“Once they have a nuclear weapon, let me assure you, you will not be safe, even here in Missouri. These are folks who have been and are at war with us since 1979. This is a country that has killed more troops in Afghanistan and Iraq than the Iraqis and the Afghans.”
Santorum claims the Iranian government has supplied all the improvised explosive devices used by Iraqi and Afghan insurgents against U.S. troops.
The US conservative web site “Family Security Matters” reported on 7 February 2012,
“U.S. intelligence officials have said it has not ruled out Iran conducting direct attacks inside this country. Iran is closely aligning itself with Venezuela where it could peddle its nuclear and missile technologies…”
This is by Gregory D. Lee, a retired Drug Enforcement Administration supervisory special agent, who was assigned to the US embassy in Pakistan.
This is a propaganda mission being undertaken not just in the US and Israel. On Saturday 4 February 2012 our own Daily Star carried the headline, “Britain in Range of Iran Missile.”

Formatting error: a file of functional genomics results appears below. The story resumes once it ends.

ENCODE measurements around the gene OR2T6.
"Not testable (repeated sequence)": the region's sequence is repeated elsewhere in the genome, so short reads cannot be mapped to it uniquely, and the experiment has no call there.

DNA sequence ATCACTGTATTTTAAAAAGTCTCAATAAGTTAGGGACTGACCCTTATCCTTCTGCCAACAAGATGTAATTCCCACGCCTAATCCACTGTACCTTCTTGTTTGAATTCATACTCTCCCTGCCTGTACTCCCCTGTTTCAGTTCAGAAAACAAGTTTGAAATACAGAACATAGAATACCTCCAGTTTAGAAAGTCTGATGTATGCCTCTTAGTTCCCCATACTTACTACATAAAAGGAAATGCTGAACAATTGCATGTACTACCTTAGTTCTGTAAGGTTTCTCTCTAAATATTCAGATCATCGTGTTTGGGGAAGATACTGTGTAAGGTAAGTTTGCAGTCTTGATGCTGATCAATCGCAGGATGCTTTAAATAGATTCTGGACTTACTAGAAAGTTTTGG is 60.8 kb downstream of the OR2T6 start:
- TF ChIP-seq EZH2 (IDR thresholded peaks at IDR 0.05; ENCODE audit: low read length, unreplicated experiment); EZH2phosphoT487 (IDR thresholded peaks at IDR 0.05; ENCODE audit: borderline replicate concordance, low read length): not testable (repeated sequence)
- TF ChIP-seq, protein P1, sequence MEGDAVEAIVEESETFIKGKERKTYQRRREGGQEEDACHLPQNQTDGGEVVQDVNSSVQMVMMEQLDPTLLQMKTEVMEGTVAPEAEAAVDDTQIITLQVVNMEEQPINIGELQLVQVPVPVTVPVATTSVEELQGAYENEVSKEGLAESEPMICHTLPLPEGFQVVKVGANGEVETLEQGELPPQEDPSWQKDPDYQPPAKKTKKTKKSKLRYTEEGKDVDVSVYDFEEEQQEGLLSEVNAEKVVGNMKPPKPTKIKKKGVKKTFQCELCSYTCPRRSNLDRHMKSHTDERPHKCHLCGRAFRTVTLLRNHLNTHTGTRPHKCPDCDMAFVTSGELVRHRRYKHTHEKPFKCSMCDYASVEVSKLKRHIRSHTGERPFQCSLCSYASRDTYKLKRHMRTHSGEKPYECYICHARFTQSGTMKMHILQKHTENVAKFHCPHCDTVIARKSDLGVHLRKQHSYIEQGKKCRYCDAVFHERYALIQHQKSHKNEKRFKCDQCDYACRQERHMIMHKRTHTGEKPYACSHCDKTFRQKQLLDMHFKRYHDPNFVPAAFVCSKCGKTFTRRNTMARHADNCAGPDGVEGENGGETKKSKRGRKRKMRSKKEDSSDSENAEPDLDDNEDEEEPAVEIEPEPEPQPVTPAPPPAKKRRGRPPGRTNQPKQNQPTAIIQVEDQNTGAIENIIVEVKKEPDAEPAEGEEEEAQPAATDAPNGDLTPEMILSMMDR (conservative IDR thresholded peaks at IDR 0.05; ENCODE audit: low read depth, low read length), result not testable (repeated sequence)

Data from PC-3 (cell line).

Underneath the first sentence read, “Rogue state Iran is building a missile with a 6,200-mile range capable of hitting Britain and the US.” That really does echo the 2003 headlines reporting the false claims by Tony Blair’s government that Iraqi missiles could strike the UK. A lie of course.
Now let’s turn to a serious analysis by the US global intelligence company, Stratfor. Writing a briefing on 24 January 2012 its founder, George Friedman, argued:
“As we have said for several years, we do not see Iran as close to having a nuclear weapon. They may be close to being able to test a crude nuclear device under controlled circumstances (and we don’t know this either), but the development of a deliverable nuclear weapon poses major challenges for Iran.